From the Virgin Atlantic blog. By Michael Oakes.
On the surface of it, flight VS698 looked like any other flight to New York. Parked at Terminal 3’s Gate 13, G-VSPY, one of our Boeing 787-9s, had an 11:25 departure scheduled on Saturday, March 21, 2020. The aircraft was connected to the gate by an airbridge, had a full load of fuel, a flight plan to take it across the Atlantic, and had passed all final safety checks. This flight was Virgin Atlantic’s first ever cargo-only charter. The flight was going to depart with two pilots, one cabin crew member, and a belly full of pharmaceutical and medical products.
The Covid-19 crisis has created unprecedented levels of disruption which have hit the airline industry particularly hard. Travel restrictions being introduced around the world now prevent the majority of passengers from flying as freely as they usually do. Thousands of flights have been cancelled and aircraft have been grounded, including here at Virgin Atlantic. We’re currently only able to operate a handful of flights until the situation improves.
But out of crisis, innovation is born. Although the medical crisis has led to a temporary decrease in passengers wanting to fly, cargo demand remains strong. With so many airlines cancelling flights, there has also been a dramatic decrease in cargo space available. Airline capacity across the Atlantic is a fraction of what it was a few months ago, but global trade continues, and vital supply chains need to be maintained.
The Virgin Atlantic Cargo team spotted the opportunity and rose to the challenge. Every year, Virgin Atlantic transports over 200,000 tonnes of cargo on its global network. If you’ve ever flown with us, chances are you were sitting above all sorts of goods and products being shipped around the world. We bring salmon from lochs in Scotland to plates in Los Angeles, pharmaceuticals from scientists in Tel Aviv to patients in Lagos, fruit from farms in South Africa to mouths in London – the list goes on.
Global trade depends on airlines like Virgin Atlantic to get things from A to B, and that hasn’t stopped, even during the crisis we now face. Our Cargo team swung into action and found a way to help customers, new and old, keep their freight moving while at the same time keeping some of our beautiful aircraft in the skies.
Flight VS698 on 21 March was our first ever cargo-only charter flight. Captain Steve Wrigley and First Officer James Bennett were joined by just one other person, Cabin Service Supervisor Katie Lang. No passengers were onboard, but in the hold was 11 pallets of cargo being sent to the US by a UK-based pharmaceutical company. The aircraft will turn around in JFK and fly back to the UK full of inbound cargo.
“I must say, standing out on the ramp at an eerily quiet Heathrow today really brought home to me the scale of what’s happening here – and added to my feeling of immense pride as I watched our inaugural cargo-only charter get airborne, knowing the aircraft would have otherwise been sat on the ground if not for the herculean effort by our cargo team in making this happen, especially at such short notice and in these challenging times”. – Dominic Kennedy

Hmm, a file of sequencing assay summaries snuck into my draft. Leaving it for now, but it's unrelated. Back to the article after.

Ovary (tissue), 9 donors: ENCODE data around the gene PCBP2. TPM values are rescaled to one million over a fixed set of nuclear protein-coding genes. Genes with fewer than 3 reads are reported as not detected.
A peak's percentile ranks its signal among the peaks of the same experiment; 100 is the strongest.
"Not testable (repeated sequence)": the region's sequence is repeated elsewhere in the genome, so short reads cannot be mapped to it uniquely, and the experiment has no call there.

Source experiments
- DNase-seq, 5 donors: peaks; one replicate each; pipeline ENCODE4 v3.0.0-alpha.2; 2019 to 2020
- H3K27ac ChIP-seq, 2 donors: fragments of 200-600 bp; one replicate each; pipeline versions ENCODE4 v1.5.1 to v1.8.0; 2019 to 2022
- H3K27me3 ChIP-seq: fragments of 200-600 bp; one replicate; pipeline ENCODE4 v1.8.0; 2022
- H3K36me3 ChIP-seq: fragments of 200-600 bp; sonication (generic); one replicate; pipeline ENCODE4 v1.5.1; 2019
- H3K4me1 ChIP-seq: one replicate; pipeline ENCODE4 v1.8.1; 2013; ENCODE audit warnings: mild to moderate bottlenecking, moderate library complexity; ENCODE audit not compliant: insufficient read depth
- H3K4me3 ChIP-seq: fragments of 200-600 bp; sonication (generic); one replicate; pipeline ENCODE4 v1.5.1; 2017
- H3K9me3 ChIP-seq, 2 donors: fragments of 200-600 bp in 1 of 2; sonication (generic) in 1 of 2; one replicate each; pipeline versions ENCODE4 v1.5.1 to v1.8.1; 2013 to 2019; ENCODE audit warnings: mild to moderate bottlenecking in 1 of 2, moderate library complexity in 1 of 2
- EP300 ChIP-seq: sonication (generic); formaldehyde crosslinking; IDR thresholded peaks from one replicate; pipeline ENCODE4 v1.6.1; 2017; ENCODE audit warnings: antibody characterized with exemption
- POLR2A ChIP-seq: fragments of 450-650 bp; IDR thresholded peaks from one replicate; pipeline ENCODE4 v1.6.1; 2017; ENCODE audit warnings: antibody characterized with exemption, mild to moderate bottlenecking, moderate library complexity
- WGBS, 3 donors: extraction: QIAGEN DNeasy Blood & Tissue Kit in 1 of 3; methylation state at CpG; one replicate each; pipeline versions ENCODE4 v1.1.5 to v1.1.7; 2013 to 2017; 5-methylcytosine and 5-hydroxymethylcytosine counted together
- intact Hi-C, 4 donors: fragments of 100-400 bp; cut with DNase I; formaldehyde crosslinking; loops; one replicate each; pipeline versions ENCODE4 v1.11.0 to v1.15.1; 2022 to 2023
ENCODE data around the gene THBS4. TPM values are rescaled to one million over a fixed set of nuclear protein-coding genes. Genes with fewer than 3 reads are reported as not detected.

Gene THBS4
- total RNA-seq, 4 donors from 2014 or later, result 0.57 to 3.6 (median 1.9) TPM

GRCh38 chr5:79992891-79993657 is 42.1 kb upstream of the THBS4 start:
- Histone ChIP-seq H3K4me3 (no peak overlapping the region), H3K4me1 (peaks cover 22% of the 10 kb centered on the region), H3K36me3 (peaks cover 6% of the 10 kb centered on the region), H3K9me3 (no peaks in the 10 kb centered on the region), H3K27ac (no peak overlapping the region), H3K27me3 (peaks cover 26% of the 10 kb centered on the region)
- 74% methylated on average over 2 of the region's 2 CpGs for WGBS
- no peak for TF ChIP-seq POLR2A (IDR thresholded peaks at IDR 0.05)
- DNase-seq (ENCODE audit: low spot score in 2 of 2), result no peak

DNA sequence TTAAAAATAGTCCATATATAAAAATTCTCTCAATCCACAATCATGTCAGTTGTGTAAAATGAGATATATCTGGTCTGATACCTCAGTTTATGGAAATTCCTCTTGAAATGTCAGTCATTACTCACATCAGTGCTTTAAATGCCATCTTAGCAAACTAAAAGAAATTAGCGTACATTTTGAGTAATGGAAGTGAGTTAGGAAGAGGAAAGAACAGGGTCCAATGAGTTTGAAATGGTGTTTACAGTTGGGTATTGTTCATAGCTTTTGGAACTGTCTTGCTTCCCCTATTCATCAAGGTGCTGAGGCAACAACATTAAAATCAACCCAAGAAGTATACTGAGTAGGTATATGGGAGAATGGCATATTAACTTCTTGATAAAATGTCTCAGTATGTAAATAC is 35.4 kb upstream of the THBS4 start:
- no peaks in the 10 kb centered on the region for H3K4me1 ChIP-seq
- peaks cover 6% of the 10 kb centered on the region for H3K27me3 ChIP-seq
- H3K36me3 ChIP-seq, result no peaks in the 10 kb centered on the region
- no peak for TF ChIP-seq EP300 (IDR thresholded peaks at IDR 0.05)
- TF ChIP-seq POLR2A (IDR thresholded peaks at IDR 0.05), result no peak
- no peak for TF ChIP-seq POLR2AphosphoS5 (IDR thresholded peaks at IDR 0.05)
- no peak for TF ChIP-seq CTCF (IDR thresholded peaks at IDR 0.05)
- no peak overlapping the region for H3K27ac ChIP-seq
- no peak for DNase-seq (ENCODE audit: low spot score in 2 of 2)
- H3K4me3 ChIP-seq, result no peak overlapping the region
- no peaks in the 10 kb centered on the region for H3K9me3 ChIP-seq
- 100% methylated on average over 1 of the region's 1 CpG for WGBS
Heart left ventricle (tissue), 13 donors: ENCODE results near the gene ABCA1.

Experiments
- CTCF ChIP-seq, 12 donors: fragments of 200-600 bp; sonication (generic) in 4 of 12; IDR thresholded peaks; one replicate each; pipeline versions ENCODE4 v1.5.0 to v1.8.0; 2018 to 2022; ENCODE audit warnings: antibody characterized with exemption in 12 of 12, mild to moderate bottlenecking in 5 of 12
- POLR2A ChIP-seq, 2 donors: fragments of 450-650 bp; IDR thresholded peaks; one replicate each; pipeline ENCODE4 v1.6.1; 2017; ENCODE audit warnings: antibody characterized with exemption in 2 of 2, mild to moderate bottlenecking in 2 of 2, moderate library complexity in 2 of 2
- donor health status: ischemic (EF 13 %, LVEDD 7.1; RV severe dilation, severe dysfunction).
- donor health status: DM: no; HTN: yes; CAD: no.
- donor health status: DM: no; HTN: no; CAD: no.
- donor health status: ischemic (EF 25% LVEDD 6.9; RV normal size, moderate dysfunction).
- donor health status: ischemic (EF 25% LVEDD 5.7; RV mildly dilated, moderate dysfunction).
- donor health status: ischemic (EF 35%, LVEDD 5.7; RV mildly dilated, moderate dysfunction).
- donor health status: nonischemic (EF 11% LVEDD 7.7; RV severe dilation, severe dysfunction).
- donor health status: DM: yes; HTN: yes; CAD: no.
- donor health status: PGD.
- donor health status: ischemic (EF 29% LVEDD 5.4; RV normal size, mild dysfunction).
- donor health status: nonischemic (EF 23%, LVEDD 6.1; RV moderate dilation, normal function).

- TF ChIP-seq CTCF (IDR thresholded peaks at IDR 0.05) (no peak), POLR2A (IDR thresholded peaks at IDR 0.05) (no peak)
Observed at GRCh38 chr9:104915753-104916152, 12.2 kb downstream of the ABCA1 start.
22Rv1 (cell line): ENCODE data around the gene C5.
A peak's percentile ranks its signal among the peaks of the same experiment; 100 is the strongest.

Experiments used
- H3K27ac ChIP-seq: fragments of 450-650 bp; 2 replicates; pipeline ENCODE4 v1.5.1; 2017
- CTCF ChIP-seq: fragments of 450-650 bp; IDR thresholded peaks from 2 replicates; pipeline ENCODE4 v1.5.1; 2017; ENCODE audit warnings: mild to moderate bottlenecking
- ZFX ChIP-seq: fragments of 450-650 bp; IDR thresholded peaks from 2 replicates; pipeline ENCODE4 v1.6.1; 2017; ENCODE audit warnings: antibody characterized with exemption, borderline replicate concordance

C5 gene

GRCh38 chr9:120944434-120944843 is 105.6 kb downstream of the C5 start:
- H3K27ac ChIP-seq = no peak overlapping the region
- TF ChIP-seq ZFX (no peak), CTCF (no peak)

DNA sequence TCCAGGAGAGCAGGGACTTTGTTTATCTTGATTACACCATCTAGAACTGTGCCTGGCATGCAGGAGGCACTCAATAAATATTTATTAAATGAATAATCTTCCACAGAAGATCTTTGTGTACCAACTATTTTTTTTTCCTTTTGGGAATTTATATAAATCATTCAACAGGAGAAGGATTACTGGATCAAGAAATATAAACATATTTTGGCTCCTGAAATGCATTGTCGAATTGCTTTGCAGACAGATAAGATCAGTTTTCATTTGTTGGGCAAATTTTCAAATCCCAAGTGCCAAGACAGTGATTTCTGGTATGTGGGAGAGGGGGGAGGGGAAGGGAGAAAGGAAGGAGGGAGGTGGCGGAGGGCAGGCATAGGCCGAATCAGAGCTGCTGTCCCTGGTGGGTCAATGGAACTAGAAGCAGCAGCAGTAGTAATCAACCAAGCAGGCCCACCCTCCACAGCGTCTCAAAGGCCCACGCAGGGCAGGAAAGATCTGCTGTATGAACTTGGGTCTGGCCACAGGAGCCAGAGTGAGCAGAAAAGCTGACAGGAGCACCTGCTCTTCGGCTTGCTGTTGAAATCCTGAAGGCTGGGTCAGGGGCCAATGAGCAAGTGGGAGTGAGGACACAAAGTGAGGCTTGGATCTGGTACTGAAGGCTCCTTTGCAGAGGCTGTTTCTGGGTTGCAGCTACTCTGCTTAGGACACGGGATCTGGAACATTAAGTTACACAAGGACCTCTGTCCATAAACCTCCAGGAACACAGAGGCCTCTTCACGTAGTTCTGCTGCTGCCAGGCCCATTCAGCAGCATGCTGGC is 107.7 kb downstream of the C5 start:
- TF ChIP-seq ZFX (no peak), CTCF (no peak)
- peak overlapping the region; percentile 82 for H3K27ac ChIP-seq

You may be wondering why we’re able to fly cargo but not passengers. That’s a good question. Many of the Covid-19 travel restrictions that have been introduced have special exemptions for pilots and cabin crew operating flights. One of the reasons for this is because of the critical nature of what they do – without them, aircraft wouldn’t fly and global air freight would grind to a halt. Because of this, we’re able to fly aircraft in and out of airports.
So, what happens on a flight with no passengers? This isn’t actually an unusual sight – training flights, positioning flights (when we need to get an aircraft from, say Gatwick to Manchester), and maintenance flights (when our aircraft get some TLC with engineers) happen regularly. However, we’ve never operated a flight like VS698 before. For our pilots, there are no major changes. They need to make a few technical adjustments for weight – an aircraft full of passengers is quite heavy. For our cabin crew, just because there are no passengers doesn’t mean they get to kick back in Upper Class and watch a film on Vera. Cabin crew are busy throughout the entire flight, taking care of things ranging from performing regular safety checks and liaising with the flight crew.
But as cargo charters are virgin territory for Virgin Atlantic, it still takes some getting used to. This flight was possible thanks to the efforts of many people at Virgin Atlantic, including our commercial, engineering, airports and operations teams. Before getting called for this flight, Katie was on standby, ready to help customers get back home on rescue flights. On VS698 she was looking forward to getting to know Miss Moneypenny and help our cargo customers maintain access to global markets.
Until we’re able to welcome you back onboard, we’ll continue to fly cargo to destinations around the world. The next time you look up from self-isolation and see one of our aircraft in the sky, why not guess what’s onboard?
Virgin Atlantic aircraft photo gallery: